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Dwight D. Eisenhower (American Presidents Series)

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  • Anonymous

    Posted July 24, 2003

    Biased and weak

    Having read the nine books published thus far in the series, I would rate this book as the greatest failure. While the other authors focused on the man who served as president, Wicker focused only on issues which he deemed important. For example, the author expends only sixteen pages on Eisenhower¿s pre-presidential days (including World War II and the 1952 campaign) but devotes over twenty pages to the McCarthy hearings. The most that is written about Eisenhower the man (interests and hobbies) is one paragraph near the end of the book. Wicker is not only short on the personal attributes of Eisenhower; he expends little effort on the work of Ike¿s Administration. Rather than survey the breath of eight years of governance, the author focuses on a couple of major issues of the period. He then makes reference to a couple of other programs such as the Saint Lawrence Seaway, the interstate highway system, balanced budgets, and the Refugee Relief Act in one paragraph. He totally ignores other lasting contributions of the administration such as the ¿People-to-People¿ program, which includes the Sister City Program. But the gravest shortcoming of the book is that Wicker uses this biography to promote his own ideological views. Throughout the book he refers to the ¿right-wing¿ but never mentions the ¿left-wing.¿ He dismisses the ¿domino theory¿ of Eisenhower citing that Burma and Thailand did not go communist but ignores that Laos and Cambodia did. He is quick to condemn nations allied with the U.S. (¿In Guatemala, Eisenhower, the CIA, Anastazio Somoza were ushering in decades of murder and repression.¿) but ignores the ignoble activities of America¿s enemies. Perhaps most telling about his attitude toward America is his sentence: ¿Since World War II, Americans in their vast power and prosperity had been accustomed to being number one in all fields, certainly including education and technology; even the threat of the Cold War had not dampened their economic, military, and political self-confidence ¿ which many at home and abroad considered arrogance (emphasis added).¿ It is that arrogance that has made America great and the envy of the world. It is unfortunate that the publishers entrusted this important biography to an ideological journalist and fiction writer rather than an accredited historian. Wicker does not belong in the same class as other authors in the series particularly Remini, Wills, Diggins, and Brands.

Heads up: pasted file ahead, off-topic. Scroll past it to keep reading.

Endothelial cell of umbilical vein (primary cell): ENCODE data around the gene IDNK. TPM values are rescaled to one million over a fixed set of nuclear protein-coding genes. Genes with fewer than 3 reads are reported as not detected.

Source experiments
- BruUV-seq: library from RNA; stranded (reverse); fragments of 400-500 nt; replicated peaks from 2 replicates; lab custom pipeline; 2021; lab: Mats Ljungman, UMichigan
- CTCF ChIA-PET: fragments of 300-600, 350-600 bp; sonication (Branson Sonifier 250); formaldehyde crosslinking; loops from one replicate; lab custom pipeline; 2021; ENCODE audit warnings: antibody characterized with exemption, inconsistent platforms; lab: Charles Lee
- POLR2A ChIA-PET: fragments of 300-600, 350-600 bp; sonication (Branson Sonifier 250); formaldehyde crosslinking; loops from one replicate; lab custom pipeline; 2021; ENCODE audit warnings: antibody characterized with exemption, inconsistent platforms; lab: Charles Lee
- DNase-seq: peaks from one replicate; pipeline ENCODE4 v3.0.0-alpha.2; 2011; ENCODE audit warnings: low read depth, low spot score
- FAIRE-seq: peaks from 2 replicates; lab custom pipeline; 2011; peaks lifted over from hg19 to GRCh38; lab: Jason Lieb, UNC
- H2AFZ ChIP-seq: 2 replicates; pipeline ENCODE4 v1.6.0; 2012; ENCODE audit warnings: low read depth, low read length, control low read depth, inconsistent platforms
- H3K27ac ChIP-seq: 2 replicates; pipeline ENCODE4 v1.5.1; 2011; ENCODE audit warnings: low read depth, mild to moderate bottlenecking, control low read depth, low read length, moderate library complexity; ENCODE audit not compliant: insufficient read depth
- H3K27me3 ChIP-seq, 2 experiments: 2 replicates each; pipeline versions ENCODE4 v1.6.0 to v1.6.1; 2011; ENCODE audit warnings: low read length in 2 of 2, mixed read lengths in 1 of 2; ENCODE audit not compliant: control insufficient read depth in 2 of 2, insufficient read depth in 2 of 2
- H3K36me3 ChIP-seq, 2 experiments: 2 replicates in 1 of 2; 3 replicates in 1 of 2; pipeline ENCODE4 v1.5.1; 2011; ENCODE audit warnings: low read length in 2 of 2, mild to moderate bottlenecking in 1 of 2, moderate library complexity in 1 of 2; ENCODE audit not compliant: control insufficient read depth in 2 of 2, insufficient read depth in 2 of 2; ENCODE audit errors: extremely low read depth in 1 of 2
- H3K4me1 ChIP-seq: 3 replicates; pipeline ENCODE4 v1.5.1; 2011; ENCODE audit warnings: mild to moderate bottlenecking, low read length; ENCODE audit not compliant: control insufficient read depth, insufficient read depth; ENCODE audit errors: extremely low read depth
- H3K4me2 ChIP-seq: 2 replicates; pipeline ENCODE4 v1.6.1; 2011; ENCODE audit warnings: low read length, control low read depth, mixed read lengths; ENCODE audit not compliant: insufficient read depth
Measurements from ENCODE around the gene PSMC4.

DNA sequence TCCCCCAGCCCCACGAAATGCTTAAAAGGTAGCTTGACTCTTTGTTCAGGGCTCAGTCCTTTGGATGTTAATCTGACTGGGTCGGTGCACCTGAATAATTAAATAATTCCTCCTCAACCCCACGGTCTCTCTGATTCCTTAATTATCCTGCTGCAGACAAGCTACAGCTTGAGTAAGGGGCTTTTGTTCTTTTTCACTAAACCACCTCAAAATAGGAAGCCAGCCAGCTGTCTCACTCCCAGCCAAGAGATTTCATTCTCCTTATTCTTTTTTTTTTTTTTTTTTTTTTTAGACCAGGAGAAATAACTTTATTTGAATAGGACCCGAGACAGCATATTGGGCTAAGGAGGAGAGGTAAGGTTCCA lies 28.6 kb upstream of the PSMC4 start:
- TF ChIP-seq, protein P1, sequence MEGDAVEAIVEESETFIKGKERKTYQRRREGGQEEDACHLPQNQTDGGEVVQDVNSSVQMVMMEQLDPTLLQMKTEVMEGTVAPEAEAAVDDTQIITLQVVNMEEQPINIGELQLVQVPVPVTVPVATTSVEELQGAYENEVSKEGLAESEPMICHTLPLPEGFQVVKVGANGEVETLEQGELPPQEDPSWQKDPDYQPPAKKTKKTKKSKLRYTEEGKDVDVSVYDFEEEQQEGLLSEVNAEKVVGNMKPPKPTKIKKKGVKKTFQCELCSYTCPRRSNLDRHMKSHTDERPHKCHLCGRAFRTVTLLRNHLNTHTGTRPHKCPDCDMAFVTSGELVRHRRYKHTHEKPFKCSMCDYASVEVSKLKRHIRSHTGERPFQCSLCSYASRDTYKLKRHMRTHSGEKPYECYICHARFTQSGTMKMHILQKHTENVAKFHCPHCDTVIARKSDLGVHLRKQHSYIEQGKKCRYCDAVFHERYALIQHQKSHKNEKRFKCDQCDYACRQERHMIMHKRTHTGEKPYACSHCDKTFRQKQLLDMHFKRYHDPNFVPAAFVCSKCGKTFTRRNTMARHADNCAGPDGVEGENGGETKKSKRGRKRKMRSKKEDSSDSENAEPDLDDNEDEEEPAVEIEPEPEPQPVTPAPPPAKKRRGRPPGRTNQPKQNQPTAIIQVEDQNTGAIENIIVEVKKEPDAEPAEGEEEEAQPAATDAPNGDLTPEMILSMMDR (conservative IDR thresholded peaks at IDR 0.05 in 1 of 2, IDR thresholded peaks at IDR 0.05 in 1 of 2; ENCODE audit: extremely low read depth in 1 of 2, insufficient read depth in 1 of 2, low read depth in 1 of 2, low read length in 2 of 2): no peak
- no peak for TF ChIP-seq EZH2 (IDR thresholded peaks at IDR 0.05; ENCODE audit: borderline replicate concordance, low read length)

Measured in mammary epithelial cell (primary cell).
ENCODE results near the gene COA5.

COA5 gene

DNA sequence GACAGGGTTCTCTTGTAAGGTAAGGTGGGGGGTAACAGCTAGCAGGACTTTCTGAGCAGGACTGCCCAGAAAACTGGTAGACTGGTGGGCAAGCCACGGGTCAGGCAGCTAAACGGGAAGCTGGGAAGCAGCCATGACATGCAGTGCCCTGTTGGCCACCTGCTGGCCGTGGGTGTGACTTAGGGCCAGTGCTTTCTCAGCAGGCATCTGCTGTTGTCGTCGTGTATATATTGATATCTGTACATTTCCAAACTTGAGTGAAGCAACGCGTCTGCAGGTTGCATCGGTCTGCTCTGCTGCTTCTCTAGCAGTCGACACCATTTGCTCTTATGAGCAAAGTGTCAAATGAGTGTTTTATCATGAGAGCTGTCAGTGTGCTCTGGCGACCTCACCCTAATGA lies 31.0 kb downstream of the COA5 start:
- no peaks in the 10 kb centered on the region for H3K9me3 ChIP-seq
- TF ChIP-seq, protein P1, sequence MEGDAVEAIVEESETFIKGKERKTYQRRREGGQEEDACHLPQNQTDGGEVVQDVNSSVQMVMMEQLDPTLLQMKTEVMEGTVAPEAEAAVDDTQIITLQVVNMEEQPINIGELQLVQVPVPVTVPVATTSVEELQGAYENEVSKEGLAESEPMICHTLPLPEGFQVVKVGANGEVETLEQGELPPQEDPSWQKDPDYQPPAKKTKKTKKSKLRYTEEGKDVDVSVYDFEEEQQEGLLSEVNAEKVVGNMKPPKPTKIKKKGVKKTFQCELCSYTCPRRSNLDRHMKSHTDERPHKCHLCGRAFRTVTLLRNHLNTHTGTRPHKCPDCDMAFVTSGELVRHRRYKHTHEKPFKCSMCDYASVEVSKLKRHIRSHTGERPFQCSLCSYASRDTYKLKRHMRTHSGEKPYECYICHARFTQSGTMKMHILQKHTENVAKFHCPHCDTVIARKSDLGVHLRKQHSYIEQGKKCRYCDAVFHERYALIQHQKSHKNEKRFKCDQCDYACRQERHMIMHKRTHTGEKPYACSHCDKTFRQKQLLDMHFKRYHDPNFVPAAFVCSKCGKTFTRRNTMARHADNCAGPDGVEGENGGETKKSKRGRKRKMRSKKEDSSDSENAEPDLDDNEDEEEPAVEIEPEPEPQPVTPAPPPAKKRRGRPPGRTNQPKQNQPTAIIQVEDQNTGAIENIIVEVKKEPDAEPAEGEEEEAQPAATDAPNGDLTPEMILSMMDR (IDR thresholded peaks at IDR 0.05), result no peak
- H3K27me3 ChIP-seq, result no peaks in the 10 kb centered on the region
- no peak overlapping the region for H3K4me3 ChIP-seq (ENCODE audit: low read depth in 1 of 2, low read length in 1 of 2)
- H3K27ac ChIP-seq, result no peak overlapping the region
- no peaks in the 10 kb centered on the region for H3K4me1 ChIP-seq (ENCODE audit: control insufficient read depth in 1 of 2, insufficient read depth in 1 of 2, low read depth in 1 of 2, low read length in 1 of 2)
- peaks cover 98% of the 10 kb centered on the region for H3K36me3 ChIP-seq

2 out of 2 people found this review helpful.

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  • Anonymous

    Posted November 25, 2008

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